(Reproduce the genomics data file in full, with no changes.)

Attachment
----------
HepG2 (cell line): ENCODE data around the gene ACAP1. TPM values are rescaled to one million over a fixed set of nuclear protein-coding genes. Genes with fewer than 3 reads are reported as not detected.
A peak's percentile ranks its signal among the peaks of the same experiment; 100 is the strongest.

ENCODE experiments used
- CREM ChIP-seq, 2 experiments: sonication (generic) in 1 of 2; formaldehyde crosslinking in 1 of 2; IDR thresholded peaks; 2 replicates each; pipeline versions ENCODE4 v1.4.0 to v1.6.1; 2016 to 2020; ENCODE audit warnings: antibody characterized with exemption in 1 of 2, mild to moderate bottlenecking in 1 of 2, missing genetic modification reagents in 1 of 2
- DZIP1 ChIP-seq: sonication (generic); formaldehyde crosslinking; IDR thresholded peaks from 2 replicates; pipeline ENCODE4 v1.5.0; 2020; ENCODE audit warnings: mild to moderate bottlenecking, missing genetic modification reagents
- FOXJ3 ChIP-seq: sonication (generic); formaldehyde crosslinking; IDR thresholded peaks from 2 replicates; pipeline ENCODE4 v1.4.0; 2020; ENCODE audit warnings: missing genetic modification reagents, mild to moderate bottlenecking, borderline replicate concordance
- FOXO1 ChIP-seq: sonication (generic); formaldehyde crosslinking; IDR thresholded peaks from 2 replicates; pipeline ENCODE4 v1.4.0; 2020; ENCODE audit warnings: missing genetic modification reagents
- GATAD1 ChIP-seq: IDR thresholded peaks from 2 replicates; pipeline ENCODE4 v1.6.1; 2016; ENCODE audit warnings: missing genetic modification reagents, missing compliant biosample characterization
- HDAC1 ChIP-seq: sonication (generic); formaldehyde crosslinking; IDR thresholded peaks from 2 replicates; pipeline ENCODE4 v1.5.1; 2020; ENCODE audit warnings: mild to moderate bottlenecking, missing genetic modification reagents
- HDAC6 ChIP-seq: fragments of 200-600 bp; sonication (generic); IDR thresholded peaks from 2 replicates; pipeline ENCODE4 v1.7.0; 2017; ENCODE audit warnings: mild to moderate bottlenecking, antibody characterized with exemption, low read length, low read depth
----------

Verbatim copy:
HepG2 (cell line): ENCODE data around the gene ACAP1. TPM values are rescaled to one million over a fixed set of nuclear protein-coding genes. Genes with fewer than 3 reads are reported as not detected.
A peak's percentile ranks its signal among the peaks of the same experiment; 100 is the strongest.

ENCODE experiments used
- CREM ChIP-seq, 2 experiments: sonication (generic) in 1 of 2; formaldehyde crosslinking in 1 of 2; IDR thresholded peaks; 2 replicates each; pipeline versions ENCODE4 v1.4.0 to v1.6.1; 2016 to 2020; ENCODE audit warnings: antibody characterized with exemption in 1 of 2, mild to moderate bottlenecking in 1 of 2, missing genetic modification reagents in 1 of 2
- DZIP1 ChIP-seq: sonication (generic); formaldehyde crosslinking; IDR thresholded peaks from 2 replicates; pipeline ENCODE4 v1.5.0; 2020; ENCODE audit warnings: mild to moderate bottlenecking, missing genetic modification reagents
- FOXJ3 ChIP-seq: sonication (generic); formaldehyde crosslinking; IDR thresholded peaks from 2 replicates; pipeline ENCODE4 v1.4.0; 2020; ENCODE audit warnings: missing genetic modification reagents, mild to moderate bottlenecking, borderline replicate concordance
- FOXO1 ChIP-seq: sonication (generic); formaldehyde crosslinking; IDR thresholded peaks from 2 replicates; pipeline ENCODE4 v1.4.0; 2020; ENCODE audit warnings: missing genetic modification reagents
- GATAD1 ChIP-seq: IDR thresholded peaks from 2 replicates; pipeline ENCODE4 v1.6.1; 2016; ENCODE audit warnings: missing genetic modification reagents, missing compliant biosample characterization
- HDAC1 ChIP-seq: sonication (generic); formaldehyde crosslinking; IDR thresholded peaks from 2 replicates; pipeline ENCODE4 v1.5.1; 2020; ENCODE audit warnings: mild to moderate bottlenecking, missing genetic modification reagents
- HDAC6 ChIP-seq: fragments of 200-600 bp; sonication (generic); IDR thresholded peaks from 2 replicates; pipeline ENCODE4 v1.7.0; 2017; ENCODE audit warnings: mild to moderate bottlenecking, antibody characterized with exemption, low read length, low read depth